In the chill of the early morning darkness, Zechariah climbed the stairs toward the Temple gate. A rooster crowed in the distance. Nothing had changed—except he was a half-year older, and the pain in his knees made the ascent more difficult. As always, he would join the other priests and swing open the massive gate to welcome the people.
He could soon retire in peace and leave the priesthood to younger, able-bodied men. This was his last year, and his responsibility would be passed on to his son—except he didn’t have a son.
When he entered the court of God’s house, he didn’t fall to his knees and whisper his usual, fervent prayer. He headed toward the gathering of priests near the columns on the far side.
His worn-out prayers were faint echoes in his mind. Lord, lift the curse upon our home. Let this be the year Elizabeth will bear our child. He had prayed those words beyond their usefulness. His wife was old enough to be a grandmother. Circumstances had delivered God’s answer. They would die childless.
Each day, from the Temple’s Holy Place, the sweet smell of burning incense rose toward Heaven, bearing the prayers of Israel. Some people came in desperation, seeking help, believing God was listening. Many were thankful for what they had received. But sometimes, a man’s curse makes it difficult to count his blessings.
What had he done wrong? His prayers had fallen upon deaf ears. He had followed Torah, offering sacrifices, giving tithes, doing all that God commanded. Either God wasn’t listening or God didn’t care.
“Shalom.” He embraced the priest nearest him.
When the lots were drawn to determine the day’s assignments, Zechariah’s legs went weak and he stiffened to steady himself, afraid he might faint. He swallowed hard, holding his mouth firm until his burst of joy returned to his earlier feelings of despair.
Only once in a lifetime was a priest allowed the honor of entering the Holy Place to offer incense. How was it that he should be chosen during his last days? After more than thirty years, he had assumed he would be among those who never drew the opportunity. He took a deep breath and slowly exhaled, finding it hard to believe the lot had fallen upon him.
Three long blasts from the silver trumpets awakened the city to the gray of dawn. Purple streaks of thin clouds were acquiring just a hint of pink. When he stood with the other priests as they pushed open the heavy gates, his mind went to the preparations needed for offering incense.
The altar’s glowing coals were stirred into flame.
The Temple was ready to be filled with people.
As soon as the crowd had gathered to pray, he entered the Holy Place and stood before the golden Altar of Incense. Another deep breath. This was a special moment, unlike anything he could have imagined.
The red coals overcame the chill in the air. The veil of the Holy of Holies hung before him. His hand trembled as he held the golden censer, which gleamed from the light of the seven-branched lamp on his left.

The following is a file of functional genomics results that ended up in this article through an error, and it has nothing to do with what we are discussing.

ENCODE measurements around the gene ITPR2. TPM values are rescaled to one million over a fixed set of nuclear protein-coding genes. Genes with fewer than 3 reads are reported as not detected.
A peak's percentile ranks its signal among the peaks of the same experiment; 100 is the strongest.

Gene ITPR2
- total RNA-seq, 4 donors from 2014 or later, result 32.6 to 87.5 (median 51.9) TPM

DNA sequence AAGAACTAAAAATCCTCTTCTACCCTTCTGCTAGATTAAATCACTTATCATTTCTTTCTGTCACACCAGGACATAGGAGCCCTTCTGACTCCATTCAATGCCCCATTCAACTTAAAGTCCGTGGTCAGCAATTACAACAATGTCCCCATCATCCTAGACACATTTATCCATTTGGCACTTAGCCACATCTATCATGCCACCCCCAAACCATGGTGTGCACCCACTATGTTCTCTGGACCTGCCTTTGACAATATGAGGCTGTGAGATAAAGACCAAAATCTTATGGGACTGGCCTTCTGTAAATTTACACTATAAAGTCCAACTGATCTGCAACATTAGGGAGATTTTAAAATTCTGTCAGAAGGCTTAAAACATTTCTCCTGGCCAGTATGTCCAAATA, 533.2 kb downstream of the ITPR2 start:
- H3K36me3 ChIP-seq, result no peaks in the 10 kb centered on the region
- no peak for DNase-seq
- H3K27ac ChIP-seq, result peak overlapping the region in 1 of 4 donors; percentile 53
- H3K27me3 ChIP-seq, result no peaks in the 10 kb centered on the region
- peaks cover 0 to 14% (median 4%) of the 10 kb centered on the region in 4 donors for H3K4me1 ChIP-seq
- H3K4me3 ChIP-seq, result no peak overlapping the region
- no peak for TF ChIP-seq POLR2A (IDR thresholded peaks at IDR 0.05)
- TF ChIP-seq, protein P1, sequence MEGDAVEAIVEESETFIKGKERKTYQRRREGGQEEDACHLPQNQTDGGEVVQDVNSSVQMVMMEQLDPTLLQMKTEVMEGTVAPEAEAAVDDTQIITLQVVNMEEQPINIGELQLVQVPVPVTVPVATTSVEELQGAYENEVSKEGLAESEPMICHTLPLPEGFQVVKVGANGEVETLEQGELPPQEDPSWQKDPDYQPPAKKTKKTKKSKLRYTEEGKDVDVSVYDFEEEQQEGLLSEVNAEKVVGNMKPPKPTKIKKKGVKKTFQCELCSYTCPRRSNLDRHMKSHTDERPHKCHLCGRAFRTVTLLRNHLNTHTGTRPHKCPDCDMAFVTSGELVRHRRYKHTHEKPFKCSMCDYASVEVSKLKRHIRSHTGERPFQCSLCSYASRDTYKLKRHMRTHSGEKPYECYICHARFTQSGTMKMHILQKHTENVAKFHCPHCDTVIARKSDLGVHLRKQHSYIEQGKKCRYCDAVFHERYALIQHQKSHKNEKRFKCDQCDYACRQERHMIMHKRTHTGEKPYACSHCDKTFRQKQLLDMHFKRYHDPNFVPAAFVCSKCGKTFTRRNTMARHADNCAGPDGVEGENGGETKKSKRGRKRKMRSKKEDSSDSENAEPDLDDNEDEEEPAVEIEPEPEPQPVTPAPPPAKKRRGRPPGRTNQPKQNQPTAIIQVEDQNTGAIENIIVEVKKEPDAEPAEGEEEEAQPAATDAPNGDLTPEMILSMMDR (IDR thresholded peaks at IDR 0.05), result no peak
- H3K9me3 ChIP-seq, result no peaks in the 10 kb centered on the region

A movement drew his glance to the right. He stared for a moment, but nothing was there. Only a shadow cast from the Table of Showbread.
Focused upon the altar, he strained to hear the precise moment when the people, bowed to the floor, made an end of their prayers.
It was time. People were waiting to see the smoke rise, a symbol of their prayers ascending to God’s throne.
The incense crackled as it hit the coals. Caught by the flame, a cloudy stream of fragrance pushed high into the sky. As soon as the cloud became visible, people would feel the God’s presence and know he had heard their cries.
Zechariah bowed in worship, trying to absorb the magnificence of the moment. Before his knee touched the floor, he fell back.
A column of brilliant light filled the air in front of the showbread, like a doorway to Heaven had been thrown open. Out of the brightness stepped a man.
The stranger’s countenance was like lightning, his garment white as snow. “Don’t be afraid, Zechariah,” he said. “Your prayer has been heard. Your wife, Elizabeth, will give birth to a son. You must name him John. He will bring you great joy, and many will rejoice at his birth. God will recognize him as a great man.”
His tone was gentle, but with the power of a trumpet. “He must never drink wine or other fermented beverages. Even before birth, he will be filled with the Spirit. He will turn many Israelites back to the Lord their God. In the spirit and power of Elijah, he will soften the hearts of fathers toward their children and cause the rebellious to accept godly wisdom. He will prepare the people for the Lord’s coming.”
“How can this be?” Zechariah pushed himself to his feet. “This is impossible. My wife and I are too old, far past the days for having children.”
“I am Gabriel, sent from God to bring you this good news.” His look went from joyous to judgmental. “Because you have not believed me, you will be unable to speak a word until the day of your son’s birth. All I have said will be fulfilled in due time.”
The angel’s words echoed in Zechariah’s mind like thunder across the valley. He bowed, not knowing what to say. When he looked up, the angel was gone.
The Holy Place seemed intensely quiet. Shaken and confused, Zechariah tried to regain his composure. How much time had passed? The people must be waiting for him to give the benediction.
As he rushed to his place at the top of the porch steps, everyone was staring at him. He moved his mouth, but no words came out. Frantically, he made signs with his hands. He pointed toward Heaven, touched his mouth, and then covered it with his hand.
Confusion showed on people’s faces. Obviously, they didn’t understand what he was trying to say.
One priest stepped up and whispered in his ear, but Zechariah couldn’t hear a sound.
Another priest grabbed his arm and pulled him away from the crowd. His lips seemed to be asking if Zechariah was sick. What were the words after that? Their meaning was clear.
He was under God’s curse and must leave.